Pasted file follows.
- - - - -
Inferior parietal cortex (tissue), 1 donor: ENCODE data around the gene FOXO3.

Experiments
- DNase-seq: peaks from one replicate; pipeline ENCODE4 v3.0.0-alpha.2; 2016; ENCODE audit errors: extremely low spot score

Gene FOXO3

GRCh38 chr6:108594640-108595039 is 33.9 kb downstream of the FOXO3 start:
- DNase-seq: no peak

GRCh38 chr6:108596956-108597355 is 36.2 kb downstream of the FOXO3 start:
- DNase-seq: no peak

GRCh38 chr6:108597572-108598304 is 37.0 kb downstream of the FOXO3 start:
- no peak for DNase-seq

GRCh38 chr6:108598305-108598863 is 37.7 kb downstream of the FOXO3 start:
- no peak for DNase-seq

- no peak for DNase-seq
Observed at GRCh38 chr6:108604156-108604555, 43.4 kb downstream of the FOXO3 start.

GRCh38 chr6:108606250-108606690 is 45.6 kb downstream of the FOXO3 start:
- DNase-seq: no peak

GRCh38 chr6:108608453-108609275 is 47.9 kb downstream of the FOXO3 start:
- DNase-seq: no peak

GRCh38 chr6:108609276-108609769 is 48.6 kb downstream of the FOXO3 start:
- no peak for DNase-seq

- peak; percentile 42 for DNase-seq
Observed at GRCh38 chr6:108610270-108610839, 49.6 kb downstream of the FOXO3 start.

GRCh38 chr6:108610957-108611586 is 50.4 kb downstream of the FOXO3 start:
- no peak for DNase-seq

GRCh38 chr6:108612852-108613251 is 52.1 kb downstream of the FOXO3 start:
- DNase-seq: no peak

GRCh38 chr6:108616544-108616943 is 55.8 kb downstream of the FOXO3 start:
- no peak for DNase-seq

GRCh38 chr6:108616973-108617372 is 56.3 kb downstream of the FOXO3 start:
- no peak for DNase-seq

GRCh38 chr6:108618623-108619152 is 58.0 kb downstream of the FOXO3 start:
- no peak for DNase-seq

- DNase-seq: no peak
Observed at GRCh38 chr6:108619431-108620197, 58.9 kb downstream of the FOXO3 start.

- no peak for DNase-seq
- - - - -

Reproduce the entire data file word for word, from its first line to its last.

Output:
Inferior parietal cortex (tissue), 1 donor: ENCODE data around the gene FOXO3.

Experiments
- DNase-seq: peaks from one replicate; pipeline ENCODE4 v3.0.0-alpha.2; 2016; ENCODE audit errors: extremely low spot score

Gene FOXO3

GRCh38 chr6:108594640-108595039 is 33.9 kb downstream of the FOXO3 start:
- DNase-seq: no peak

GRCh38 chr6:108596956-108597355 is 36.2 kb downstream of the FOXO3 start:
- DNase-seq: no peak

GRCh38 chr6:108597572-108598304 is 37.0 kb downstream of the FOXO3 start:
- no peak for DNase-seq

GRCh38 chr6:108598305-108598863 is 37.7 kb downstream of the FOXO3 start:
- no peak for DNase-seq

- no peak for DNase-seq
Observed at GRCh38 chr6:108604156-108604555, 43.4 kb downstream of the FOXO3 start.

GRCh38 chr6:108606250-108606690 is 45.6 kb downstream of the FOXO3 start:
- DNase-seq: no peak

GRCh38 chr6:108608453-108609275 is 47.9 kb downstream of the FOXO3 start:
- DNase-seq: no peak

GRCh38 chr6:108609276-108609769 is 48.6 kb downstream of the FOXO3 start:
- no peak for DNase-seq

- peak; percentile 42 for DNase-seq
Observed at GRCh38 chr6:108610270-108610839, 49.6 kb downstream of the FOXO3 start.

GRCh38 chr6:108610957-108611586 is 50.4 kb downstream of the FOXO3 start:
- no peak for DNase-seq

GRCh38 chr6:108612852-108613251 is 52.1 kb downstream of the FOXO3 start:
- DNase-seq: no peak

GRCh38 chr6:108616544-108616943 is 55.8 kb downstream of the FOXO3 start:
- no peak for DNase-seq

GRCh38 chr6:108616973-108617372 is 56.3 kb downstream of the FOXO3 start:
- no peak for DNase-seq

GRCh38 chr6:108618623-108619152 is 58.0 kb downstream of the FOXO3 start:
- no peak for DNase-seq

- DNase-seq: no peak
Observed at GRCh38 chr6:108619431-108620197, 58.9 kb downstream of the FOXO3 start.

- no peak for DNase-seq